August 27, 2014

Elyria
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Ohio inmates to pay $1 a month for electricity, get fewer beverage choices

COLUMBUS — Ohio inmates paying their debt to society also will have to pay $1 per month for electricity and deal with less variety at meal time, including fewer beverage choices, under prisons department spending cuts intended to help the state close an expected $8 billion budget hole.

The new electricity fee and the changes in meals will be implemented in July and are among $30 million in moneysaving measures being adopted from suggestions made by Ohio Department of Rehabilitation and Correction employees, department spokesman Carlo LoParo said Friday. Administrators sought the staff’s input and received thousands of ideas, he said.

Dropping noncarbonated flavored drinks, currently offered with inmate lunches and dinners, will trim $2 million in costs over two years, LoParo said. Another $3 million will be saved with more repeats at mealtime — serving the most popular and least expensive foods more often.

“There’s certainly no hardship,” LoParo said. “I’m sure any change is difficult. However, we’re asking our staff to endure substantial change throughout the organization and substantial cost-cutting measures, and we feel it only appropriate that the inmates participate in our cost savings as well.”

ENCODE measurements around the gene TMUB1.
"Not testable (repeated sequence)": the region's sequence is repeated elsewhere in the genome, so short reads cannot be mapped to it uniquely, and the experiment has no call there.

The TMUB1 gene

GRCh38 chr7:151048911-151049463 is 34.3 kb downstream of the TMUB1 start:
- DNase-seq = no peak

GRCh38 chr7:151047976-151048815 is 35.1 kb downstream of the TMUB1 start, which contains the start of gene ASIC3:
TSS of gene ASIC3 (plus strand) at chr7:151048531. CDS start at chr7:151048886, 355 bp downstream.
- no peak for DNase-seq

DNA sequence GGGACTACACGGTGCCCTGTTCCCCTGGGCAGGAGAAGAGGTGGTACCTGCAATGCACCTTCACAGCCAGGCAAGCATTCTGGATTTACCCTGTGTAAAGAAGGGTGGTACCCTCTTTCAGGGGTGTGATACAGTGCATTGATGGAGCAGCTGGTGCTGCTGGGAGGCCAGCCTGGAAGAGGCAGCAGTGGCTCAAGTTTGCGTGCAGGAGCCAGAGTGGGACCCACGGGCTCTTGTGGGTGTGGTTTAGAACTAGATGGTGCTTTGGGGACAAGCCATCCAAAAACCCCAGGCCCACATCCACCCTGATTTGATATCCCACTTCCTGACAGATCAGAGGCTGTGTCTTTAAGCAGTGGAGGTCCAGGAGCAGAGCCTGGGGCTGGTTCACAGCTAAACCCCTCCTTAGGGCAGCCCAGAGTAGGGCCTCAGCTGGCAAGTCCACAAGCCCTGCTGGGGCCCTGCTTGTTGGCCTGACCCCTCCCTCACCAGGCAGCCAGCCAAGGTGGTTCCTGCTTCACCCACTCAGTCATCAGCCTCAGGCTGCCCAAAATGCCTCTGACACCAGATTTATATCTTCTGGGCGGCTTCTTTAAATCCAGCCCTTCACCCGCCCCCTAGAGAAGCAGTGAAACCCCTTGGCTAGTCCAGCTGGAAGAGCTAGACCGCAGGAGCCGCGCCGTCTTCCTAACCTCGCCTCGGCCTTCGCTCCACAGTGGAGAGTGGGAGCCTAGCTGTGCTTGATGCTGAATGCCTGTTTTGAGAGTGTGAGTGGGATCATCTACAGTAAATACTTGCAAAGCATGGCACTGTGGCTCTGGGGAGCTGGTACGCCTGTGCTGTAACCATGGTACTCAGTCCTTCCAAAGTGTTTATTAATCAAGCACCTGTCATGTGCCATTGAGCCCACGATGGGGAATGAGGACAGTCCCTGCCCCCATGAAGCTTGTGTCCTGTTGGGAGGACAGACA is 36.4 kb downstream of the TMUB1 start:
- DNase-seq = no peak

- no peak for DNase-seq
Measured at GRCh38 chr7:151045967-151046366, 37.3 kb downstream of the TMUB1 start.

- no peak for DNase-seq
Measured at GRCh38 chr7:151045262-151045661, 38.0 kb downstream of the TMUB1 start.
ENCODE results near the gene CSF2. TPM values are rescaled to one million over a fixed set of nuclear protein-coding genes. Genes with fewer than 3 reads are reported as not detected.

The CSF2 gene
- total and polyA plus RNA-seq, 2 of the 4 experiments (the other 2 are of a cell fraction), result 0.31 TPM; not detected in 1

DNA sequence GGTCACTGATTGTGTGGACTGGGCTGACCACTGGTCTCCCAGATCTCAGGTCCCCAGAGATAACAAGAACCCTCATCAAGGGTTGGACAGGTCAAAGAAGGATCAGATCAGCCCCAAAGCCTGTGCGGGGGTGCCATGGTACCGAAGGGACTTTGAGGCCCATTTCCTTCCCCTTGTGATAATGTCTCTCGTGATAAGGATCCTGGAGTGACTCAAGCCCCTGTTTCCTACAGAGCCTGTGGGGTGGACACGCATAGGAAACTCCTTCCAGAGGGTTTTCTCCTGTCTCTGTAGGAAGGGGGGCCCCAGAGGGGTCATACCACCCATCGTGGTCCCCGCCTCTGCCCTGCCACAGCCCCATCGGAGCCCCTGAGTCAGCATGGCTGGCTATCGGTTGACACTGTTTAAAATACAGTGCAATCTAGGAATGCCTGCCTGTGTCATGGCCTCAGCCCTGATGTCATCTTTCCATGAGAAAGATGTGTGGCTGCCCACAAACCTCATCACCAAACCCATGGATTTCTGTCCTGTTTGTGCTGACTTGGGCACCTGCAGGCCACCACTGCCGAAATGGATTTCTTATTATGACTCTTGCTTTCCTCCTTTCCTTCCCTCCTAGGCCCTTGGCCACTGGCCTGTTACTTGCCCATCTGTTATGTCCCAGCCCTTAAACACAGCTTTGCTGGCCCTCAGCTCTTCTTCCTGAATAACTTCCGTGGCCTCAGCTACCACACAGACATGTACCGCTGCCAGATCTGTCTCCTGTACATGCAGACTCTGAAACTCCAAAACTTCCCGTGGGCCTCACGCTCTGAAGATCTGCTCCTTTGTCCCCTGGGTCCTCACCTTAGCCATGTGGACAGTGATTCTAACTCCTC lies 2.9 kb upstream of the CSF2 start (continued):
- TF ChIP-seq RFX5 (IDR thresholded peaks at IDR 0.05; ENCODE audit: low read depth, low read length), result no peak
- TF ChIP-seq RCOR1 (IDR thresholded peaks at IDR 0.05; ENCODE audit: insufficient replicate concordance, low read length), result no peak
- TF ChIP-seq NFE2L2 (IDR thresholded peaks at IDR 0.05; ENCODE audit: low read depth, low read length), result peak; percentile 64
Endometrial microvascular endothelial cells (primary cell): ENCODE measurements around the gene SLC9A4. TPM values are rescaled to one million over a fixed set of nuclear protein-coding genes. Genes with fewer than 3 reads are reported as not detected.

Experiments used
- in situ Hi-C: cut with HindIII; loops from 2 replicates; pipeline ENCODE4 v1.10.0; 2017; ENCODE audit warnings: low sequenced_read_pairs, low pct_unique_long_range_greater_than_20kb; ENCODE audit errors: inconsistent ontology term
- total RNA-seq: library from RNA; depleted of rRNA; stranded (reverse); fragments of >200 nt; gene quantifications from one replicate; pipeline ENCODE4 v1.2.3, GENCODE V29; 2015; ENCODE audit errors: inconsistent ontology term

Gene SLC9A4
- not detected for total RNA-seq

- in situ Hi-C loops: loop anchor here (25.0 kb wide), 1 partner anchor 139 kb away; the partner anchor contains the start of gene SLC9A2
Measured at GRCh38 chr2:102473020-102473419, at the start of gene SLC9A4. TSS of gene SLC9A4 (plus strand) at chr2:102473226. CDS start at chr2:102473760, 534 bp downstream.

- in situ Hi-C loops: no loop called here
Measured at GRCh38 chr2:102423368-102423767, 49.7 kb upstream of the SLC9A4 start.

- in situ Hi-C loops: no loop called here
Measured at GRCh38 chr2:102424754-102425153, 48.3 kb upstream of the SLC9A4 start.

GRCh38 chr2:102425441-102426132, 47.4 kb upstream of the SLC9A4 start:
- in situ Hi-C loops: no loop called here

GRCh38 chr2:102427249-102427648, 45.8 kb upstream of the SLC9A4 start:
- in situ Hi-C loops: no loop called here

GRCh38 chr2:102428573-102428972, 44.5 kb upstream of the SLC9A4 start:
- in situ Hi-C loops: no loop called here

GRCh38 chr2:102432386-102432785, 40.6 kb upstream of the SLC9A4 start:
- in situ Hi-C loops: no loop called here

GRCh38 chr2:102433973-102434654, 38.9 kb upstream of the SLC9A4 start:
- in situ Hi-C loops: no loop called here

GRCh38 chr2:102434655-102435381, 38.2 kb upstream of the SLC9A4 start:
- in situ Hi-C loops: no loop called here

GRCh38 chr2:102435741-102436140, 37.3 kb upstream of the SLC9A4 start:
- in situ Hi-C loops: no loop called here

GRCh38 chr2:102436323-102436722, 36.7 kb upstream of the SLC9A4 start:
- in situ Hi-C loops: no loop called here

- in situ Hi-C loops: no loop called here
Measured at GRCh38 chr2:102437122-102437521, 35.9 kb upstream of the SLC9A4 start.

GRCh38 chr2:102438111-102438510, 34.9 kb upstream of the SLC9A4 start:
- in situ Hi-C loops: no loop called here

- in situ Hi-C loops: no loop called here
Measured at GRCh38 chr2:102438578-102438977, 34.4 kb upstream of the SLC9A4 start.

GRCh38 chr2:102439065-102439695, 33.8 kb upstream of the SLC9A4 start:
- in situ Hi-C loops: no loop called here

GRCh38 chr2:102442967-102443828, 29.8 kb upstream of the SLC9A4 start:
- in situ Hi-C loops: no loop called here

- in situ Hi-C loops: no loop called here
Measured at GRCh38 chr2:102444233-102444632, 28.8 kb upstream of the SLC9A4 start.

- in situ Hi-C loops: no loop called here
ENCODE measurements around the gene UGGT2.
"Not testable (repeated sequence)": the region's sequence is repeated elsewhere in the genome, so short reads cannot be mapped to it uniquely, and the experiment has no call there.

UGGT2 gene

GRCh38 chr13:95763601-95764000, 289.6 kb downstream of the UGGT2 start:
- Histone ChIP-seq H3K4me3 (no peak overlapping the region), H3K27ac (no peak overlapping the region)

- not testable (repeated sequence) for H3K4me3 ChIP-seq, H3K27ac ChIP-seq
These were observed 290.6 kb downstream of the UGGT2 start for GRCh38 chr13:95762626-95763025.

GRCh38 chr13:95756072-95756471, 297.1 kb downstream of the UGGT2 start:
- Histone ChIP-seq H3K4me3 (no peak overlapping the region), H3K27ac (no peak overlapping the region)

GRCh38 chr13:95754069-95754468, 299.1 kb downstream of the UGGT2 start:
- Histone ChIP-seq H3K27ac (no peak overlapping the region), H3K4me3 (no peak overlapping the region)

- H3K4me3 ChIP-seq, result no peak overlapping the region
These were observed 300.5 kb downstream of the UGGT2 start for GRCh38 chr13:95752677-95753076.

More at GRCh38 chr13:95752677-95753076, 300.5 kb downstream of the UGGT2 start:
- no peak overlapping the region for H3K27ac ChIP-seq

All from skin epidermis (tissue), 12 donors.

The $1 monthly charge for inmates needing power for personal TVs and radios will reduce prison expenses by about $250,000 per year. Inmates who are indigent or paying mandatory court costs won’t have to pay the power fee, said LoParo, while also pointing out that inmates tend to earn an average of $18 per month through prison work programs.

Additional savings will come through a new restriction on what’s called the “gate pay” given to inmates being released, typically $75 to cover cab fare or other immediate personal expenses. On another staff suggestion, the department in July will stop giving the money to inmates being released from the Ohio prison system but bound for another system, such as a correctional facility at the federal level, LoParo said.

The cost-saving initiatives, first reported in Friday’s editions of The Columbus Dispatch, failed to impress prisoner advocate David Singleton, executive director of the Ohio Justice & Policy Center.

“If we are really serious about cost-cutting, the General Assembly will enact, and the governor will sign into law, sentencing reform that will ensure that only those people who really need to be behind bars will be,” Singleton said Friday in an e-mail.